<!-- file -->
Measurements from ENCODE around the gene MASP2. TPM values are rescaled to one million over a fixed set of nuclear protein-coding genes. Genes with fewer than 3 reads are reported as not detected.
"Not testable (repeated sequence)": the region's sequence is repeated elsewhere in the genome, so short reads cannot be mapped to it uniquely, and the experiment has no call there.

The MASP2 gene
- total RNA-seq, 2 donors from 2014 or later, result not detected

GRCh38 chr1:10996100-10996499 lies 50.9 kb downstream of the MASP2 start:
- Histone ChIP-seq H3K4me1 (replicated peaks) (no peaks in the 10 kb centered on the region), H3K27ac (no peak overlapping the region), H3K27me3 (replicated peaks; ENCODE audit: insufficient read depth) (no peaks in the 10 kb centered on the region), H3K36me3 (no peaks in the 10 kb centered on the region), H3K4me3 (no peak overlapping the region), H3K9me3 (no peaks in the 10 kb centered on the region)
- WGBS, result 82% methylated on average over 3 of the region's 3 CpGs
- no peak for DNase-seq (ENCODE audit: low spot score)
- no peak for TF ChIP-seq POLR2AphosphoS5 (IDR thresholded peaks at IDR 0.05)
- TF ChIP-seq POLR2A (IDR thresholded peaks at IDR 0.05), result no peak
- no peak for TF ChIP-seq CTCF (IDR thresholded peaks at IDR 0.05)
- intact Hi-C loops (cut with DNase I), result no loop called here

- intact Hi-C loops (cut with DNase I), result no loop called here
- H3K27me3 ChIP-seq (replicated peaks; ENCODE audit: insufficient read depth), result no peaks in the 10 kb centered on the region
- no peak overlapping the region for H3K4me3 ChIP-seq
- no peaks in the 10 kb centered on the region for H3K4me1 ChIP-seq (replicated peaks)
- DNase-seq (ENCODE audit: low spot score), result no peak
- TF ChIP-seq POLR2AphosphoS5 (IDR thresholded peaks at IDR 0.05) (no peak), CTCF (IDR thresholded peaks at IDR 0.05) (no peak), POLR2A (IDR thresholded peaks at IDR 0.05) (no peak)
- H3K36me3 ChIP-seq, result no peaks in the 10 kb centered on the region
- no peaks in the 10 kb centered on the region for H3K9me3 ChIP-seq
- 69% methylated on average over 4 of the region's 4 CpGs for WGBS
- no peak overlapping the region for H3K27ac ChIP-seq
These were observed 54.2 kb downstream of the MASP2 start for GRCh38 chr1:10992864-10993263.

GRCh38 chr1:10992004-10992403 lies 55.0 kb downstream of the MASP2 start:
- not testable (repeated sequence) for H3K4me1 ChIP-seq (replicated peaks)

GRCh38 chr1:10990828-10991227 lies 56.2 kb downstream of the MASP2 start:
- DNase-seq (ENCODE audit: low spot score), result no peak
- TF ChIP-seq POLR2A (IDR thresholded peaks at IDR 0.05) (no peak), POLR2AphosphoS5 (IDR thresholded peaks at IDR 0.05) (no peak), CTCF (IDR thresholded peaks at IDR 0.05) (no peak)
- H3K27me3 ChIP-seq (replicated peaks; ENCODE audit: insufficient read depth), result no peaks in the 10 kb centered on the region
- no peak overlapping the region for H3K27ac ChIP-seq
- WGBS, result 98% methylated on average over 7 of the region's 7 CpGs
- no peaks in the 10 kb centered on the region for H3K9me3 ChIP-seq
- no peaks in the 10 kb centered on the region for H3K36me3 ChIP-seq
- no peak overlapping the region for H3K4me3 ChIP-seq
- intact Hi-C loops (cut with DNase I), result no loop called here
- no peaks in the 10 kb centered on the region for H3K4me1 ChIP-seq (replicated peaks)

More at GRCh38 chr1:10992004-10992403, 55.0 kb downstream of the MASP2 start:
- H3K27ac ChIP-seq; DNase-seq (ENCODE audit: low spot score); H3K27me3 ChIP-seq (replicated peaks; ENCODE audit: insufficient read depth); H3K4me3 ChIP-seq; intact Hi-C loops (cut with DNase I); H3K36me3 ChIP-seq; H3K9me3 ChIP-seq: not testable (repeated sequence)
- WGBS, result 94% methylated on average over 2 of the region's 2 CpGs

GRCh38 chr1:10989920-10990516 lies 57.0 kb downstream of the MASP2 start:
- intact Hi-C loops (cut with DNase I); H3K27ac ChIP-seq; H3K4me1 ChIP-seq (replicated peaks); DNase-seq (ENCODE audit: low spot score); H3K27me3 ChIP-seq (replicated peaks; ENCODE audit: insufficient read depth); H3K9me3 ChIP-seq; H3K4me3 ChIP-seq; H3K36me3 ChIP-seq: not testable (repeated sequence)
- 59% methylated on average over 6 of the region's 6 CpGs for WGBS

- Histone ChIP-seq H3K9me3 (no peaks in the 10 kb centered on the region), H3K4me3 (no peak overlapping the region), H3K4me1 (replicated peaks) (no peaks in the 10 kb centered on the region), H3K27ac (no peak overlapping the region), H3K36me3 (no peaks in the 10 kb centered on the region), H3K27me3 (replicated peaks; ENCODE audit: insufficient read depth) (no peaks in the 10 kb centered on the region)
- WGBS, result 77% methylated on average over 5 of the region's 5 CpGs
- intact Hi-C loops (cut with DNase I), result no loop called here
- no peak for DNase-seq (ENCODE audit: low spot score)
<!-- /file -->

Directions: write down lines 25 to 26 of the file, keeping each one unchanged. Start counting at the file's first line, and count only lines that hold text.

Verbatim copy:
- not testable (repeated sequence) for H3K4me1 ChIP-seq (replicated peaks)

GRCh38 chr1:10990828-10991227 lies 56.2 kb downstream of the MASP2 start: